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Anodizing racks being destroyed





2000

Q. Hello all,

I've been having a problem lately with my hardcoat anodize tank actually physically destroying my aluminum racks and hangers for parts. It will easily take a 1/4" piece of aluminum rod and reduce it to less than 1/8" dia. over a period of 45 min - 60 min.

The only thing I could think of was bad contact on certain parts. I figure the rod should be able to handle 28-30V+ and 36+ ASF for a part about 2-3 sq/ft. But its not the case.

I've got my other ideas that have nothing to do with process parameters and all that stuff, but thats my last thought and I won't even expand on that here.

Anyone ever had this happen to them? Is it improper contact, not enough surface area in the hanger to allow for the voltage/amperage ratings listed above. Titanium can do this also in certain cases, but its rarer. Basically I can watch the titanium catch on fire...(yeah you read that right, literally ignite itself pretty much).

Should I invest in some more heavier duty things to work with for the hardcoat, this doesn't happen in the normal anodize tanks, only my hardcoat line. For example, should I start using fixtured hangers that would bolt to and through a part?

Matthew Stiltner
- Toledo, Ohio



2000

A. The voltage and ASF involved is not as important as the actual total amount of current you are trying to pass through these 1/4" rods. At 36 ASF, if a single rod is holding a part of 2-3 sq.ft. your rods need to carry 72-104 amps.Let's take a look at proper rack design.

It is not too easy to find much in literature about this very important topic. Copper can carry 1000 amps per sq.in. of cross-sectional area. Pure aluminum can carry about 85% of that, or 850 amps per sq. in., but most alloys, in particular the 6xxx series can only carry in the neighborhood of 600-650 amps per sq. in. When I was a hardcoater I used 630 as my magic number without too many problems. If my arithmetic is correct, if your 1/4" rod is round, it has only 0.049 sq. in. of cross-sectional area, .062 sq. in. if it is square. Then the round bar can carry only about 31 amps, 39 amps if it is square. The result is you are making yourself a resistance heater, since in order to pass the extra current through the bar, the temperature of the rod goes up and the coating dissolves as fast as it forms. I'm surprised that it isn't burning through. Even two rods holding one part could potentially burn. You need to beef up your racking considerably, and remember that if you intend to reuse the rods, you need to allow for shrinkage, as the rod will lose material each time it is stripped. Bolt-through fixtures are a good idea, particularly if you don't have a pulse current rectifier, but you still need to have enough current-carrying capacity.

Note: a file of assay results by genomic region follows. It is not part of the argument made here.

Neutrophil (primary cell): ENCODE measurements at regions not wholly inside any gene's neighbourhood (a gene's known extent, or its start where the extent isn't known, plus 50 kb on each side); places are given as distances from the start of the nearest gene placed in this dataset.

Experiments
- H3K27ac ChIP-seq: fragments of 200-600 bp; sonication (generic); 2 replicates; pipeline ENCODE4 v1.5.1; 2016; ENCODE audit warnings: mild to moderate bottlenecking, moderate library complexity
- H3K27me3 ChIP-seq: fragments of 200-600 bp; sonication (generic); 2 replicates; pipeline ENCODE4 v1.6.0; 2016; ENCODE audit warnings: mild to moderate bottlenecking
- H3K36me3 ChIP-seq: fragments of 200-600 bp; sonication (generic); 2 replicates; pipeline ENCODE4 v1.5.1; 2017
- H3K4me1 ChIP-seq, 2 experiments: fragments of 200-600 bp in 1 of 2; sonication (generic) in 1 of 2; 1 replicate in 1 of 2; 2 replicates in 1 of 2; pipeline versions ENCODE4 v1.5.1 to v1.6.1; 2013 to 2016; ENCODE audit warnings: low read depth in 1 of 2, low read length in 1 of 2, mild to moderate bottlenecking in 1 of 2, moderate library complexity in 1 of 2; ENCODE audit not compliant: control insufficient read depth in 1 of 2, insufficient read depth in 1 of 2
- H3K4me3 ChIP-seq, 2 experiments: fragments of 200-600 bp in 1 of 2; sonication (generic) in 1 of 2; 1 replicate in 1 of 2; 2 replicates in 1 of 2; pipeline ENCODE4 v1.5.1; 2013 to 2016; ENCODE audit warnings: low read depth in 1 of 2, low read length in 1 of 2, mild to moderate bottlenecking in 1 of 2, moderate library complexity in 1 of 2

Your comments about your titanium racks prove my point. Titanium is a much poorer conductor than aluminum and can carry only about 350 amps per sq. in. You are not only creating a resistant heater in that case, but it is getting hot enough to get red hot, which is hot enough to burn the hydrogen gas being created during the anodization. Not a safe situation.

phil johnson
Phil Johnson
- Madison Heights, Michigan



2000

thumbs up sign Phil, Once again, you step forward and provide an accurate, logical and now that I've read it over, very detailed answer. I figured I was right, but wanted some backing on this one for my own mental satisfaction I guess. I guess its time to get out the calculator and figure out what route I need to take with this. I could cut down the load amps and sacrifice time, but thats not what I'd like to do, I'd rather solve the problem now. So its back to the drawing board. Thanks Again Phil.

Matthew Stiltner
- Toledo, Ohio



2000

A. Dear Mathew, PTFE or other hi-tech fluoropolymers are solving your problem. 1mm thick fluoropolymer based coatings on hooks and tanks or acid contact metals. These coatings are better at withstanding than others. Teflon and Greblon are having a large range of these products.

kalyan dhakane
Kalyan Dhakane
Mumbai, India


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